Thursday, December 31, 2009

Lychees: from Jell-O to martinis

I am always pleasantly surprised when I ask my Caucasian friends if they like lychees.  I think this tropical fruit has a very distinct flavor and texture that you either love or hate.  But almost everyone I have asked has said, “Oh, I love lychees!”  Shame on me for underestimating the worldliness of my friends’ palates.

One of my most distinct childhood associations with lychees was when I was about seven years old.  My Uncle Mike was a bachelor in his mid 20s and had invited my family over to


Prior to starting my blog, I tested this lychee martini out on some of my good friends from college.  I was a little nervous because there is a very successful restaurateur in the group.  His scrutinizing palate coupled with his ever present frat-boy sarcasm could be a lethal combo.  However, soon after our party, a lychee martini appeared on his restaurant bar menus.  I'd say that calls for a round of Dragon Lady Martinis.  Cheers!

Serves 2 
4 whole lychees (from the can, found in the Asian section of most supermarkets)
1 cup ice cubes
3 oz. Soho® lychee liquer
3 oz. vodka
2 TB lychee syrup juice (from the can of lychees)

Garnish two chilled martini glasses with two lychees on cocktail skewers.  Fill shaker with ice cubes.  Add the lychee liquer, vodka and lychee syrup juice.  Shake vigorously for 10 seconds.  Pour into martini glasses.

Monday, December 21, 2009

“Just needs a little soy sauce, mom!”

When mom used to make her weekly Sunday dinners for our immediate family 0f 17, it really was a grand affair.  We’d pack the chairs around the round dining room table and feast on no fewer than eight delicious courses of home-cooked Chinese food.  With a gentle flick of the wrist, the spinning Lazy Susan would smoothly float the platter of choice right in front you.  Each time my mom would bring out a steaming hot stir-fry dish from the wok, she would say with a shrug, “Oh, it’s not that good.  I don’t know, it’s just okay.”  Of course, every morsel you tasted was always one of the most delicious things you’d ever put in your mouth.  But it’s a Chinese thing to be modest and humble.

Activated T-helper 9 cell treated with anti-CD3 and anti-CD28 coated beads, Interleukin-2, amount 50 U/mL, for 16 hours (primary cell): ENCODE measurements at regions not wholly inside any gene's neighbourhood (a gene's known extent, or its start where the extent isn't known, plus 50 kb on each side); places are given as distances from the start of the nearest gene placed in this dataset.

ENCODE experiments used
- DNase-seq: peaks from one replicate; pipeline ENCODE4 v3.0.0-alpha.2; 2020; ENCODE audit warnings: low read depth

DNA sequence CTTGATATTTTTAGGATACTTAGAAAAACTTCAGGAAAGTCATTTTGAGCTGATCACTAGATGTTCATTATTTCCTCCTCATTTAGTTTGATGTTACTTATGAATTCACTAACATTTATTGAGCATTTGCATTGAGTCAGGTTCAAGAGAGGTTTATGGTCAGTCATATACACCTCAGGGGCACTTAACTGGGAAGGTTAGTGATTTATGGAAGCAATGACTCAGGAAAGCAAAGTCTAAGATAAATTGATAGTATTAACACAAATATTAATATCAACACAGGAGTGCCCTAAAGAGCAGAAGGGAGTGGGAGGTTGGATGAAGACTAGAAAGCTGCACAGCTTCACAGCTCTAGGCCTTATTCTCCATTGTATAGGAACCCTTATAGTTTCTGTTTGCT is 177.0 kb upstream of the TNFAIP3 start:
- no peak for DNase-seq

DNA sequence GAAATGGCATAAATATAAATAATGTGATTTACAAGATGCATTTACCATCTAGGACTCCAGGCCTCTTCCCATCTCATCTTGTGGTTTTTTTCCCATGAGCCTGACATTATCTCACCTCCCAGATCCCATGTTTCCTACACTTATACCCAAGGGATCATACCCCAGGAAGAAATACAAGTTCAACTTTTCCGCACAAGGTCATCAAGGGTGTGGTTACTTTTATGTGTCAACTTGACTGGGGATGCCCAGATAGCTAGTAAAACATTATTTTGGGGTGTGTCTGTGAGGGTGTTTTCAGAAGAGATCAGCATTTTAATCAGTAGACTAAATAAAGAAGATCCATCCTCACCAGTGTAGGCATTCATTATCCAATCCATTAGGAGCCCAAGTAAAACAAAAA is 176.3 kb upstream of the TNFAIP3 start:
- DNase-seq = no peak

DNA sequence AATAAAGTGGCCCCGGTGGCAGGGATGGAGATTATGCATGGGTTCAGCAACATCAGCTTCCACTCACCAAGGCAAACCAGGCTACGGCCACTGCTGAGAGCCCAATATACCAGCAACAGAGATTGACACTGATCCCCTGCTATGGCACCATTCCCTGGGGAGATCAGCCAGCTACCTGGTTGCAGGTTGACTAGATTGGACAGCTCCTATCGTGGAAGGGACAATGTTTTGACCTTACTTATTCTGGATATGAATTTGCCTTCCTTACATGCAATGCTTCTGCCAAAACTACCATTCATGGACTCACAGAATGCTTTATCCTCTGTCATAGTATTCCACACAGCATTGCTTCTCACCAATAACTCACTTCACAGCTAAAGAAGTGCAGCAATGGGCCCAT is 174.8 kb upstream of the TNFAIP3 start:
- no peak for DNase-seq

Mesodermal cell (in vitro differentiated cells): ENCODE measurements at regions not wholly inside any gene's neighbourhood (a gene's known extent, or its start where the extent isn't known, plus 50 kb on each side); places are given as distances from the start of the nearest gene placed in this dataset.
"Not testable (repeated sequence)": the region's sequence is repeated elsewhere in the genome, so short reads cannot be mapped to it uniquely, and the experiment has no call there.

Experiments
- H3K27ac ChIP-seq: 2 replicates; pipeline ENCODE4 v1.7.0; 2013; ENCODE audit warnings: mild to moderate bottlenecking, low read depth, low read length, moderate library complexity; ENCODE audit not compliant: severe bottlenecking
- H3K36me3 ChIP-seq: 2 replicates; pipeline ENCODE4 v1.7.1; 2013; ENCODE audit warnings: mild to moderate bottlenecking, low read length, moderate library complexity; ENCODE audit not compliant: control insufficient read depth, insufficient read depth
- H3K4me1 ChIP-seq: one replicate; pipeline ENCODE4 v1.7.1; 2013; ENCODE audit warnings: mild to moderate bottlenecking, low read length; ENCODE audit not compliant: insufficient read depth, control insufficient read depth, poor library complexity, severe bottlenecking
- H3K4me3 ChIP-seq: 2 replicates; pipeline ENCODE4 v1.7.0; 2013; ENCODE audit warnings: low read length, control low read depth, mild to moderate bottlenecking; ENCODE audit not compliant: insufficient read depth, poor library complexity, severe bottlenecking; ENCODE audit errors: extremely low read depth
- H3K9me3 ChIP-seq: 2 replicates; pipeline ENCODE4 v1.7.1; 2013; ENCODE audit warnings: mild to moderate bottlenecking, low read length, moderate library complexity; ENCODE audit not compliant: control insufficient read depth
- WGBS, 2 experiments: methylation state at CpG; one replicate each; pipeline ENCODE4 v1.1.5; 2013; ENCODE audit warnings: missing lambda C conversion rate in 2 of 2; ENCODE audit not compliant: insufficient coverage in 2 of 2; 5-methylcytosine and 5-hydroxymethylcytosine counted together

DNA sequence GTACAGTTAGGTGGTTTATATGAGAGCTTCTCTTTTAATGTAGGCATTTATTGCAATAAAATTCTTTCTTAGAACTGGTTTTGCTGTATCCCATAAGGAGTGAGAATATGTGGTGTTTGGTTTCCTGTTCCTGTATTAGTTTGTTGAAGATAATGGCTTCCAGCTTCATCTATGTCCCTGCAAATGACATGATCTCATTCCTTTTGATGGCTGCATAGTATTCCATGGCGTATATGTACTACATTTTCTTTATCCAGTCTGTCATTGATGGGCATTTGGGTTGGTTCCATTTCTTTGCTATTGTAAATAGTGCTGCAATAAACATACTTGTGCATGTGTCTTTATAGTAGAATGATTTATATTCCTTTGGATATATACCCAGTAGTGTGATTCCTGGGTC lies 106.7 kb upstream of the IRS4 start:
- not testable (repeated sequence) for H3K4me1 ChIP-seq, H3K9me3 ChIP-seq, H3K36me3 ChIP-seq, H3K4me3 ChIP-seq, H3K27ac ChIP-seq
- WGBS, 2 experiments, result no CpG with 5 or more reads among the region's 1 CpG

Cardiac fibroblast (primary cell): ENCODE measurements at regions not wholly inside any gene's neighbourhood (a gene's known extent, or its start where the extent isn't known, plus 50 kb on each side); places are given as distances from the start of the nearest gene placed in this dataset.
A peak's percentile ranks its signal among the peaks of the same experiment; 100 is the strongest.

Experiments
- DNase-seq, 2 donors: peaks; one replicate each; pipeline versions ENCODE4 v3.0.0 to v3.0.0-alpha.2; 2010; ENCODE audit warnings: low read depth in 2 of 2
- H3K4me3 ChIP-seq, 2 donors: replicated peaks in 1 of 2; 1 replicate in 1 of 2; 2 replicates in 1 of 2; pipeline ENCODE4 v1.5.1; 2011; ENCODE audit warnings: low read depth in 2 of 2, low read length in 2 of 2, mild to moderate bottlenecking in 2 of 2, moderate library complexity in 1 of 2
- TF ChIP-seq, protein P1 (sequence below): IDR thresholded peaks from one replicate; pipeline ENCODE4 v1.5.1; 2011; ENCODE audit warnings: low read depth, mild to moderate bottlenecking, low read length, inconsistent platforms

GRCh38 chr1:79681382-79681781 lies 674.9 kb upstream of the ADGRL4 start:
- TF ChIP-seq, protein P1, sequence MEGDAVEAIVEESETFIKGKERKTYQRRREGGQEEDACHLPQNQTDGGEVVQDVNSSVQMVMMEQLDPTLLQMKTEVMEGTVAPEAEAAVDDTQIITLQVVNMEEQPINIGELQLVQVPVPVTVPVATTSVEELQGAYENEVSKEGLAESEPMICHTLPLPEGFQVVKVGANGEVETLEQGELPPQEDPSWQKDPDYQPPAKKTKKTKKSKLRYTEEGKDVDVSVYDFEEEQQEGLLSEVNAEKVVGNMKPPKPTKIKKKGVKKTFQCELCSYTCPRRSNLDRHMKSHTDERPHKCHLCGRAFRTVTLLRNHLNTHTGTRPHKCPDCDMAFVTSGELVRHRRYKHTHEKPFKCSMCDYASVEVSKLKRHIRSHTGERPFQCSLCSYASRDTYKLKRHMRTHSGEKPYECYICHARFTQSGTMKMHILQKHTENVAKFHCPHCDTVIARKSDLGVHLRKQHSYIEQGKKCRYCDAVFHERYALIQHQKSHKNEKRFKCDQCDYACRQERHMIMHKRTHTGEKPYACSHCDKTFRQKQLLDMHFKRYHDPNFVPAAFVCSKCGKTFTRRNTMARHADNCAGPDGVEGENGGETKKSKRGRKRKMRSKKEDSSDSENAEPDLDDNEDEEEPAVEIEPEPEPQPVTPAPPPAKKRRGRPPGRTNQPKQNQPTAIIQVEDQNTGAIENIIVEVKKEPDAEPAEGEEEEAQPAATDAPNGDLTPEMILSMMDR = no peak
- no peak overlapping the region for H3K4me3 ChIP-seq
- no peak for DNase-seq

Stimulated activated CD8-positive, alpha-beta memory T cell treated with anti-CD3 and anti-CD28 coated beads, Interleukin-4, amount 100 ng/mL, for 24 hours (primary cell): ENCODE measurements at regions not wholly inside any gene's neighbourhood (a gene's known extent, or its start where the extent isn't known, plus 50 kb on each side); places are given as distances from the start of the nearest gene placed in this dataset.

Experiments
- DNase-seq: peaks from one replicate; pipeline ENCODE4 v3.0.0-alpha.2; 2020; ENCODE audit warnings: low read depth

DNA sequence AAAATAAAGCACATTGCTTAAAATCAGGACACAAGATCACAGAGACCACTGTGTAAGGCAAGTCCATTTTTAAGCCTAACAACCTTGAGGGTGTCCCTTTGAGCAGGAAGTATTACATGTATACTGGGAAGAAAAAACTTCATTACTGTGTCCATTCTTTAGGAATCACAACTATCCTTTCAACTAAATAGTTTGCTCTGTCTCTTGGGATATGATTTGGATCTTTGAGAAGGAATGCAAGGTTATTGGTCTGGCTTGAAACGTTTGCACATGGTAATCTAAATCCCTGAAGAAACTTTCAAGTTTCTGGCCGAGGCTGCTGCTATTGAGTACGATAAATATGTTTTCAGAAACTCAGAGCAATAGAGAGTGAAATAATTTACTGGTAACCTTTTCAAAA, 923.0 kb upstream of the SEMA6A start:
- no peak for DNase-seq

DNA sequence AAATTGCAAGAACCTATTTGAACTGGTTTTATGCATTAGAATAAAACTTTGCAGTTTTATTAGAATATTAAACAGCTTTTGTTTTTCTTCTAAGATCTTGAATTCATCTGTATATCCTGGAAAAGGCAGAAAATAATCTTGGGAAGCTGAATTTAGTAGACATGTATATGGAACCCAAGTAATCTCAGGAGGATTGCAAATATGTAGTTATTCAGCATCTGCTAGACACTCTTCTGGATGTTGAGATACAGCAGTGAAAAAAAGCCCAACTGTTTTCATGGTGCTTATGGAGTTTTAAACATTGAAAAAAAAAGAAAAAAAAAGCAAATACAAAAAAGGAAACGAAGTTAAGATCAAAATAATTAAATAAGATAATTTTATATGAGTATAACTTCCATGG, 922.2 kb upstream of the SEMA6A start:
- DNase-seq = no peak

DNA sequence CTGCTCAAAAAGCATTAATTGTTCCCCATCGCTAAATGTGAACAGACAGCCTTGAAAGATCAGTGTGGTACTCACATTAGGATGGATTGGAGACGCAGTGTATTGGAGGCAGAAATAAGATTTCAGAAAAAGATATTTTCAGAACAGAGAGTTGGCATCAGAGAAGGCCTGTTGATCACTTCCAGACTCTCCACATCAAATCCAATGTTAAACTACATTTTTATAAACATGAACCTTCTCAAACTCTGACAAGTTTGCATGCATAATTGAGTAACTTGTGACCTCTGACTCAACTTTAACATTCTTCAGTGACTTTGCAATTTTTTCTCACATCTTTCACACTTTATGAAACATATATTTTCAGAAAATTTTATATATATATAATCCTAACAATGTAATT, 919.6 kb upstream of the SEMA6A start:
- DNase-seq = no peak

There’s actually a scene out of Amy Tan’s best selling novel, “The Joy Luck Club,” that reminds me of our family dining ritual.  In


Prep ingredients earlier in the day, then sit down to a Kung Pao Chicken dinner in 20 minutes!

This Dragon Lady signature dish has a slight tinge of spiciness to it.  But if you prefer more “pow” to your kung pao, add 1 ( or 2 , or 3!) more green Serrano chili to the recipe, or sprinkle in some red pepper flakes during the last 3 minutes of stir-frying.  If you prefer white meat, you can also substitute boneless, skinless chicken breast for the chicken thighs (note:  the breast meat will cook faster than the thigh meat).

Serves 4
2 lbs. boneless, skinless chicken thighs
1 tablespoon + 1 tablespoon corn starch, divided
½ cup low sodium soy sauce
¼ cup white wine
1 teaspoon finely grated ginger root (Microplane zester grater works best), or ½ teaspoon ginger powder
½ teaspoon sugar
¼ teaspoon white pepper
4 garlic cloves
4 green Serrano chilies
6 stalks celery (about 3 cups, chopped)
1 large yellow onion (about 3 cups, chopped)
4 tablespoons + 2 tablespoons vegetable oil, divided
2 tablespoons black bean garlic sauce (in Asian food aisle of most grocery stores)
¼ teaspoon salt

Steamed white or brown rice

Trim off excess fat from chicken thighs and cut meat into 1/2” pieces.  Place in a shallow bowl.  Sprinkle 1 tablespoon of corn starch on chicken and turn to coat.  In a small bowl, whisk the soy sauce, wine, ginger, sugar and white pepper.  Pour 1/8 cup of the marinade mixture over the chicken and turn to coat.  Set aside.  (If prepping in advance, cover chicken with plastic wrap and refrigerate for up to 8 hours.  Take out 30 minutes before stir-frying.).  Add the other 1 tablespoon of corn starch to the remaining marinade; stir until dissolved and set aside.

While chicken is marinating, finely mince the garlic and set aside.  Finely mince the chilies